I FINALLY screwed my courage to the sticking place and settled down to watch an episode of This Is Going To Hurt, based on former doctor Adam Kay’s best-selling diaries which have been described as ‘brutally honest’. The BBC comedy, if that is the right word, stars Ben Whishaw, who seems to fit everyone’s idea of what a doctor should look like, and it is said to pull no punches regarding blood, guts and bodily organs.
The programme lived down to my expectations. It was dire and I stopped watching. I would like to explain why.
The reason given for the diaries and the programme is that medics use dark humour to survive the tragedies and traumas of their work. Such humour is an escape mechanism, we are told, allowing them to unwind and process horrific images, and help them to avoid more destructive behaviours. I have seen this idea espoused in a variety of articles discussing the show. But after 47 years at the medical coal face, I don’t buy it.
I was a medical student from 1967-73. We were exposed to the full realities of the human condition from our first few days, that is in the dissection room. I vividly remember the moment when, like virgins on their wedding night not too sure where to start, we entered the cavernous room at the very top of the college building to be confronted by ten tables, each bearing a shrouded figure.
In groups of eight per table we gingerly pulled back the sheet to reveal the naked cadaver which had been preserved by the injection of a mixture of glycerine and formaldehyde into the blood vessels. This procedure had been carried out by Bert, the mortician, who was never seen without a fag in the corner of his mouth (and who was to die from lung cancer).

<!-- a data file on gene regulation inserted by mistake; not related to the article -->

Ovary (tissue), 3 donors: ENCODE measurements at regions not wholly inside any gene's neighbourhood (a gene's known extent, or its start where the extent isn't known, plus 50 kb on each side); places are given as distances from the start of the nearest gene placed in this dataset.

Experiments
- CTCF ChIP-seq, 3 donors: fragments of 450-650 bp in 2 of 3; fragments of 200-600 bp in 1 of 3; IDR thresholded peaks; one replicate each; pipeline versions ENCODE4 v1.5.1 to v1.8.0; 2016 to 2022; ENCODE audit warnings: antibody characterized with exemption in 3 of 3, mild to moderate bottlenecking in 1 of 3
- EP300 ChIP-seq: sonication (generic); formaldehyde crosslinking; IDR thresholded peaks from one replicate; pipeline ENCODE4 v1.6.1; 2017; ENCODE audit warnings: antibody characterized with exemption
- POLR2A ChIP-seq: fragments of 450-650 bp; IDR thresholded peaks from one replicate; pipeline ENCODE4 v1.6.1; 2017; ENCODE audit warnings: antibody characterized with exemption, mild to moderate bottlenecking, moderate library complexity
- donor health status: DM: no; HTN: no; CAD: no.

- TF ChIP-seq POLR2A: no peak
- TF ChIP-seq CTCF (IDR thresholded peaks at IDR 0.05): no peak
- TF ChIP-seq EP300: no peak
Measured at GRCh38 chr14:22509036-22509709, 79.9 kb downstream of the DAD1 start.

No one fainted and we soon set to the job with scalpels and forceps to reveal the mysteries of the human body. None of us had seen a dead person before, but we quickly adjusted. Indeed we became quite blasé and laughed and joked while we learned, as any student would.
But the humour was respectful. These souls who had ‘donated their bodies to science’ had once been alive with families and friends, joys and woes, and when we had completed the anatomy course they would receive a proper funeral.
The second preparation for life and death, blood and guts took place once we had commenced our clinical work when we were encouraged to attend the daily midday post-mortem demonstration in the pathology department.
We gathered in an open theatre, and before us on a series of mortuary slabs were some of the hospital’s recently deceased, lit by powerful spotlights. In most the post-mortem had already been performed and the internal organs were fully on display, heart, lungs, intestines, liver etc. Under the bright lights the colours were vivid and startling. The pathologist would demonstrate the disease processes which had been the cause of death. It was a brilliant way to learn pathology. Afterwards we went to lunch.
The popularity of TV series such as Silent Witness show that many of the public have a morbid interest in what happens in a post-mortem department, though I suspect that if confronted by the real thing the reaction would be very different. But we became used to what would seem horrific and traumatic in other circumstances so that by the end of our training we were fairly resilient when we finally hit the reality of life on the wards.
In those early days after qualifying we often worked very long hours, but this was how we gained our experience. I remember walking back to my room in the hospital at 5am on a Monday, listening to the dawn chorus after a long weekend and a busy night, and realising that I was due back on the ward by 8.30am. However I loved the work and was doing what I had always wanted to do.